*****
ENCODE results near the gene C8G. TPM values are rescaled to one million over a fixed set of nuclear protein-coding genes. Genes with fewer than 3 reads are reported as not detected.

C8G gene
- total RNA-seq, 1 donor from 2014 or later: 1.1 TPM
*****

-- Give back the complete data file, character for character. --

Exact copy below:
ENCODE results near the gene C8G. TPM values are rescaled to one million over a fixed set of nuclear protein-coding genes. Genes with fewer than 3 reads are reported as not detected.

C8G gene
- total RNA-seq, 1 donor from 2014 or later: 1.1 TPM